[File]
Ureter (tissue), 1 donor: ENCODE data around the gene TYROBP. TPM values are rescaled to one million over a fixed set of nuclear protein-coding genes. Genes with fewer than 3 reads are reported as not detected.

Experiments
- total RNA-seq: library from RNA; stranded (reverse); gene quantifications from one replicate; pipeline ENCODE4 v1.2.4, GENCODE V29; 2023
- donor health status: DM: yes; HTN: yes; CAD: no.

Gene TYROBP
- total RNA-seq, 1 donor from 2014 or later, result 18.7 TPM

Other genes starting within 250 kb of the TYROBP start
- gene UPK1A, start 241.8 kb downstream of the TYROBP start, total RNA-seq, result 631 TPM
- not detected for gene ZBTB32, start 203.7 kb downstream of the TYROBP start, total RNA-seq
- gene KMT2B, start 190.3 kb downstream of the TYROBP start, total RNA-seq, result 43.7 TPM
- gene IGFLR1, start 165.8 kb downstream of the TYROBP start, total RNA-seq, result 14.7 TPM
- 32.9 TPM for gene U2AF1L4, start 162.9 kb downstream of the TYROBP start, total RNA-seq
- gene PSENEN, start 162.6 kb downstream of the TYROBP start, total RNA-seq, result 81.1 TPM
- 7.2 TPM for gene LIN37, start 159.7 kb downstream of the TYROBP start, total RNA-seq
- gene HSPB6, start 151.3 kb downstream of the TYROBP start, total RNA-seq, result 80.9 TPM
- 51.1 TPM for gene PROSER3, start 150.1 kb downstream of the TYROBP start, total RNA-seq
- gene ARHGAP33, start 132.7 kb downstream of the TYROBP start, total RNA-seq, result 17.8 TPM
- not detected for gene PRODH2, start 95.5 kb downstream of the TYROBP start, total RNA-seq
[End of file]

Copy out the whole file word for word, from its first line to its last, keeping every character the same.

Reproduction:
Ureter (tissue), 1 donor: ENCODE data around the gene TYROBP. TPM values are rescaled to one million over a fixed set of nuclear protein-coding genes. Genes with fewer than 3 reads are reported as not detected.

Experiments
- total RNA-seq: library from RNA; stranded (reverse); gene quantifications from one replicate; pipeline ENCODE4 v1.2.4, GENCODE V29; 2023
- donor health status: DM: yes; HTN: yes; CAD: no.

Gene TYROBP
- total RNA-seq, 1 donor from 2014 or later, result 18.7 TPM

Other genes starting within 250 kb of the TYROBP start
- gene UPK1A, start 241.8 kb downstream of the TYROBP start, total RNA-seq, result 631 TPM
- not detected for gene ZBTB32, start 203.7 kb downstream of the TYROBP start, total RNA-seq
- gene KMT2B, start 190.3 kb downstream of the TYROBP start, total RNA-seq, result 43.7 TPM
- gene IGFLR1, start 165.8 kb downstream of the TYROBP start, total RNA-seq, result 14.7 TPM
- 32.9 TPM for gene U2AF1L4, start 162.9 kb downstream of the TYROBP start, total RNA-seq
- gene PSENEN, start 162.6 kb downstream of the TYROBP start, total RNA-seq, result 81.1 TPM
- 7.2 TPM for gene LIN37, start 159.7 kb downstream of the TYROBP start, total RNA-seq
- gene HSPB6, start 151.3 kb downstream of the TYROBP start, total RNA-seq, result 80.9 TPM
- 51.1 TPM for gene PROSER3, start 150.1 kb downstream of the TYROBP start, total RNA-seq
- gene ARHGAP33, start 132.7 kb downstream of the TYROBP start, total RNA-seq, result 17.8 TPM
- not detected for gene PRODH2, start 95.5 kb downstream of the TYROBP start, total RNA-seq